The UGA sports communications folks finally wrangled a media op Friday with new College Football Hall of Fame inductee Jake Scott, and the Athens Banner-Herald and Dawgs 247 have some interesting comments from the reclusive Bulldog legend.
Scott, who left UGA early after a falling-out with his coach, was asked about Vince Dooley calling him the “most gifted all-around athlete” he ever coached. “I don’t know if I blackmailed him or something that he would have to say that,” Scott joked, “but I appreciate that. We had some great players come through Georgia and play for coach Dooley. … I’m not sure it’s true, but I appreciate it.”
Reminiscing about the 1968 season when he was SEC Player of the Year, Scott noted, “We got lucky and tied Houston. They just kicked the hell out of us. Coach Dooley said, ‘I hope we can meet them in a bowl somewhere.’ Brad Johnson and I looked at each other and I said, ‘I guess he wasn’t at the same game we were at. I don’t want to see those guys again.’ ”
Yeah, that’s vintage Jake.
At the end of that season, Dooley opted prematurely to agree for the Bulldogs to play in the Sugar Bowl rather than go to the Orange Bowl as Scott and other players preferred. Scott said the team felt Dooley didn’t think they could beat Auburn and clinch an Orange Bowl bid. “And it just really hurt our team. That’s what it was about, because we thought that we were headed for the Orange Bowl … and we thought we had a chance to win a national championship at the time. … Yeah, that’s why I left.”
As for being named to the Hall of Fame, Scott said, “I think it’s a team honor more than it is a personal honor. Football is a team sport, and if it wasn’t for the good players around me at Georgia or the good players around me at Miami, I wouldn’t be there. If you’re a loser, you lose. But if you win, you’ve got to win as a team.”
AugustaDawg writes: What do you think of former Dawg Will Muschamp guaranteeing a Gator win over Georgia this year? It’s one thing to accept a job as Florida’s coach, but to come to Atlanta and say such a thing seems like the ultimate insult to his alma mater.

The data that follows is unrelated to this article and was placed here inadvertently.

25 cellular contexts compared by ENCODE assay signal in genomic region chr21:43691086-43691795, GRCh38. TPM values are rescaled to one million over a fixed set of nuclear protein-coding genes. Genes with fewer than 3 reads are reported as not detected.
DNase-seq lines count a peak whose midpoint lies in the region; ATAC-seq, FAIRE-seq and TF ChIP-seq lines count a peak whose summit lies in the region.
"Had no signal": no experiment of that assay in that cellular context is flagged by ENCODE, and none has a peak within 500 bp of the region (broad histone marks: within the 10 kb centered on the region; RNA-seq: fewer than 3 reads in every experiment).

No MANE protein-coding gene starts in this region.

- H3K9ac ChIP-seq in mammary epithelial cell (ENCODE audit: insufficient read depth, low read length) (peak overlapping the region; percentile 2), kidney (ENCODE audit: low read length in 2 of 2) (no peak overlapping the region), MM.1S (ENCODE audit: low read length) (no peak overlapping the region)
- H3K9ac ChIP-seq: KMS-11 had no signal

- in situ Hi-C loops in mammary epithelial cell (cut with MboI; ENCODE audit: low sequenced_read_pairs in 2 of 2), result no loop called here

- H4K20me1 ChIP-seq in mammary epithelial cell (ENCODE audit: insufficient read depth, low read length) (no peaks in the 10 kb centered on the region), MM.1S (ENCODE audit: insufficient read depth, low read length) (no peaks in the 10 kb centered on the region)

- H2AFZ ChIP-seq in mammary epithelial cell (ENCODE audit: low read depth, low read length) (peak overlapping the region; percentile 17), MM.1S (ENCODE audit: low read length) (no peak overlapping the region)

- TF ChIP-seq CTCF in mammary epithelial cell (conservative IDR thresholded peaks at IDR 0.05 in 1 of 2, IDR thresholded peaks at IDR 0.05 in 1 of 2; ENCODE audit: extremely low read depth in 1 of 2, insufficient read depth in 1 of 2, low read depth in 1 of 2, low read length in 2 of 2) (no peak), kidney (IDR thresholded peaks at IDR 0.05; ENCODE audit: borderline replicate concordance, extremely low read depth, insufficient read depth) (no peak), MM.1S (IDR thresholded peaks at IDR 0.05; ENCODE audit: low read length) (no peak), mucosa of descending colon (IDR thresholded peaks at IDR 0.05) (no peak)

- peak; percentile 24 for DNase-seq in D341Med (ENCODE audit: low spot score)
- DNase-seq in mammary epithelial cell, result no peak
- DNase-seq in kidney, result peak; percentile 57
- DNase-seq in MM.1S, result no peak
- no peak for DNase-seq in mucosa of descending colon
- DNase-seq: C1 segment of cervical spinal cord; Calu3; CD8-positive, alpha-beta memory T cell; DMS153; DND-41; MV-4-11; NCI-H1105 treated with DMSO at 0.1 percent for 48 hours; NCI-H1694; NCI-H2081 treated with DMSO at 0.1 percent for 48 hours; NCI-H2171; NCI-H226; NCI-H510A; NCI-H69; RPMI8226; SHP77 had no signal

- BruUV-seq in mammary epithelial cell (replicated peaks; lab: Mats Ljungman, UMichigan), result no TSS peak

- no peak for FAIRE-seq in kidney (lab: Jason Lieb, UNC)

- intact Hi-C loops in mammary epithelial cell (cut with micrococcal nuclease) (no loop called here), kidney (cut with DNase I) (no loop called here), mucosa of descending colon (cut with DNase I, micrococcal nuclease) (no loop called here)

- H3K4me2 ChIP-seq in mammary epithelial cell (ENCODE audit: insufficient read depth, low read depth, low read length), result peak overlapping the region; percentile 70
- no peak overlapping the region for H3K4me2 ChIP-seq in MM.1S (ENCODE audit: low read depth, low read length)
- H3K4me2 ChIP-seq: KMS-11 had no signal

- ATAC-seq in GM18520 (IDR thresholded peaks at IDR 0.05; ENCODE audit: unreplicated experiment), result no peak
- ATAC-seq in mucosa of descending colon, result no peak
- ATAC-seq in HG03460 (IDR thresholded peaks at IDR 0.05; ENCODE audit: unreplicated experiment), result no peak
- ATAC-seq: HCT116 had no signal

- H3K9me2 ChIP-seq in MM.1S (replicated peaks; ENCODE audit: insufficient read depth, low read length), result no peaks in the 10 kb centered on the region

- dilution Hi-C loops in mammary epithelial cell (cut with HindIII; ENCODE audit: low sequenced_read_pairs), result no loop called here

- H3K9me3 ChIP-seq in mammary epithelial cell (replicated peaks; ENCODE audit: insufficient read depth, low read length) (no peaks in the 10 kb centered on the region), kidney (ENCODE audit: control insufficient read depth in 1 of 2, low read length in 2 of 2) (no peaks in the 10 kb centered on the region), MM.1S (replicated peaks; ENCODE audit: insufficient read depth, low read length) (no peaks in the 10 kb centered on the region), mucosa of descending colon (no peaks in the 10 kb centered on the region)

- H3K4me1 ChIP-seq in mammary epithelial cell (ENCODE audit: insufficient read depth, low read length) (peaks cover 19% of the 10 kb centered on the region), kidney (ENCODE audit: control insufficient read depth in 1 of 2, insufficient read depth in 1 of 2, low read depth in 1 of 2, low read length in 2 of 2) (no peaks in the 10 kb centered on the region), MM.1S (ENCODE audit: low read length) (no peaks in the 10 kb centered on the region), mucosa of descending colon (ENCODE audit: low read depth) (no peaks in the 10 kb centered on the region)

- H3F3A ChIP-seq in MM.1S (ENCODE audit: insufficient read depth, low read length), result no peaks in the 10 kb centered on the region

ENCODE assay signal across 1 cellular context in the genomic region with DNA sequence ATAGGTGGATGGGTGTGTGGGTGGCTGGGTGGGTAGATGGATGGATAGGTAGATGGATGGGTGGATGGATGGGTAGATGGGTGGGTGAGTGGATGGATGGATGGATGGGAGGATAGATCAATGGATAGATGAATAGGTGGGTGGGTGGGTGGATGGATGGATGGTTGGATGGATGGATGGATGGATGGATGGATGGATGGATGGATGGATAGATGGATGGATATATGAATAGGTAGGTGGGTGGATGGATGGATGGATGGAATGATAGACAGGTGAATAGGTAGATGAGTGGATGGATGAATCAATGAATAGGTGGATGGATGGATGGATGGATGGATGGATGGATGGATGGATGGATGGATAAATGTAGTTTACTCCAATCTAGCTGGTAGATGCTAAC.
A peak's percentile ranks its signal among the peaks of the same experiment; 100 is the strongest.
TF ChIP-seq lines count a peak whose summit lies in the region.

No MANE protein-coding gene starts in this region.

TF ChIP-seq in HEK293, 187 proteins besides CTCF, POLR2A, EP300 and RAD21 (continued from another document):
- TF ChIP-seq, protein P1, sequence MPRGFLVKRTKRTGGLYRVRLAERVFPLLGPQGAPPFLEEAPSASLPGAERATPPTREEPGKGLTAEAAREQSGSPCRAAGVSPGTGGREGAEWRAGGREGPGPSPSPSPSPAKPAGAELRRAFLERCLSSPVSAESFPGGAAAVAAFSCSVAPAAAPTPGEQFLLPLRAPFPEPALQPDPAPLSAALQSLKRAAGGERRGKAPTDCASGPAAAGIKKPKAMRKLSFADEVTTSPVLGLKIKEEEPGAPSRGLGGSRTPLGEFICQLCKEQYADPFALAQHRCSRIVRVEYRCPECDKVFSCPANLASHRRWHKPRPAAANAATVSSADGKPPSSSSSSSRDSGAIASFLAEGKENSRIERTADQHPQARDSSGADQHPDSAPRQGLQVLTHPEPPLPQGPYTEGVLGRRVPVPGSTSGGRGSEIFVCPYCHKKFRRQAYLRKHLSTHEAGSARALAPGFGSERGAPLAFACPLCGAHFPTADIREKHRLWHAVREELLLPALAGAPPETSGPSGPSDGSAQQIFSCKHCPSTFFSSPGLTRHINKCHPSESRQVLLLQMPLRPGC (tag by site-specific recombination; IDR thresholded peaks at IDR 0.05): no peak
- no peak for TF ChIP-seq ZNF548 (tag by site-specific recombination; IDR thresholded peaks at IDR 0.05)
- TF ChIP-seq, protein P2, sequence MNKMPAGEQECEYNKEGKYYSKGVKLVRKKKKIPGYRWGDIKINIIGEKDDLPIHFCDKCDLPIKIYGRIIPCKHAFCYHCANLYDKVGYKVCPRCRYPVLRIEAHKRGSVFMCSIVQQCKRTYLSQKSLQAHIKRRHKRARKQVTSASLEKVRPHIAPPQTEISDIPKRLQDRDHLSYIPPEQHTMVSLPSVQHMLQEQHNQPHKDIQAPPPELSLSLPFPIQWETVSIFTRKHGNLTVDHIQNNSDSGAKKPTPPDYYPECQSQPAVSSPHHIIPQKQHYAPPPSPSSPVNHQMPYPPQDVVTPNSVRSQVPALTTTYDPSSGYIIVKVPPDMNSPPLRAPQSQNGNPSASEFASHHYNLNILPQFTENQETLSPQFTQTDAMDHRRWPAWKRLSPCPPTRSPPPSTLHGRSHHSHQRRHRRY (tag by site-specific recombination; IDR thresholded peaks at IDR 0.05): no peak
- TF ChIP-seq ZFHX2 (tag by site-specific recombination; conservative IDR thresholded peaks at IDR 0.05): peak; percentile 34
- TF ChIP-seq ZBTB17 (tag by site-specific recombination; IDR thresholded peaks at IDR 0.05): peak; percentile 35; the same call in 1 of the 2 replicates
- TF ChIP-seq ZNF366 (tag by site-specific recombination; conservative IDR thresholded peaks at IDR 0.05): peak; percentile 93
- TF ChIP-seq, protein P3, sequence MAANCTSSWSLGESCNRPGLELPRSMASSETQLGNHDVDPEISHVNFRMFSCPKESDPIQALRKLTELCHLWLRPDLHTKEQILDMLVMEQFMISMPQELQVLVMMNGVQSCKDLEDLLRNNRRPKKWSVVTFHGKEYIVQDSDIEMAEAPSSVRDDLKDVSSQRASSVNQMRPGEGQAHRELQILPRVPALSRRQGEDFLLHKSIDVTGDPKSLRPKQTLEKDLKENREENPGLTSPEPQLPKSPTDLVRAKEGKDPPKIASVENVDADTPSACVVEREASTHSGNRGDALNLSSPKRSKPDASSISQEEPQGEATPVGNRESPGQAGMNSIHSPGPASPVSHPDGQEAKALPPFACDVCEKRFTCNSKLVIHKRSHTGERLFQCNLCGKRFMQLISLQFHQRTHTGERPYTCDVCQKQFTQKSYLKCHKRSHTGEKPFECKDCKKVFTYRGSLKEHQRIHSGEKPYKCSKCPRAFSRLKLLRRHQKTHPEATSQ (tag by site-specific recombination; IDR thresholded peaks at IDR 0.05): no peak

Actually, I don’t really understand UGA fans getting all hot and bothered about what Muschamp said. He was at a Gator fan gathering, after all, and he’s trying to assure his fan base that he’s one of them even though he played for one of their most hated rivals. I think the more pertinent quote was when he said, “I’m loyal to who signs my checks. All of that other stuff, I don’t get into. In our profession you’re loyal to the people you work for.”
ABJ73 writes: I saw you mention Cobern Kelley and Jake Scott playing on the Athens YMCA Pop Warner national championship team the other day. I know you grew up in Athens and I’ve seen you mention Kelley before. Were you one of Kelley’s Boys?
No, I attended summer day camp at the Athens Y while Kelley and his boys were off on one of their trips to California or Canada, and my brother Jon and I took swimming lessons there. (We took swimming lessons every place they were offered in Athens. My Mom wasn’t taking any chances.) So I never came under the direct tutelage of Kelley, whose football program produced future UGA quarterbacks Fran Tarkenton, Paul Gilbert and Andy Johnson. But a lot of my close friends were among Kelley’s Boys, as they call themselves, and he was pretty much a ubiquitous presence in Athens in my youth. In fact, he came to our house one time to speak at a child study group meeting. By the way, the interesting (and admittedly frequently embellished) story of Kelley’s life and his influence on a generation of Athens boys is told in the 2009 book “Kelley’s Boys” by Darrell Huckaby and Blake Giles, which is available in Athens area bookstores.
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— Bill King, Junkyard Blawg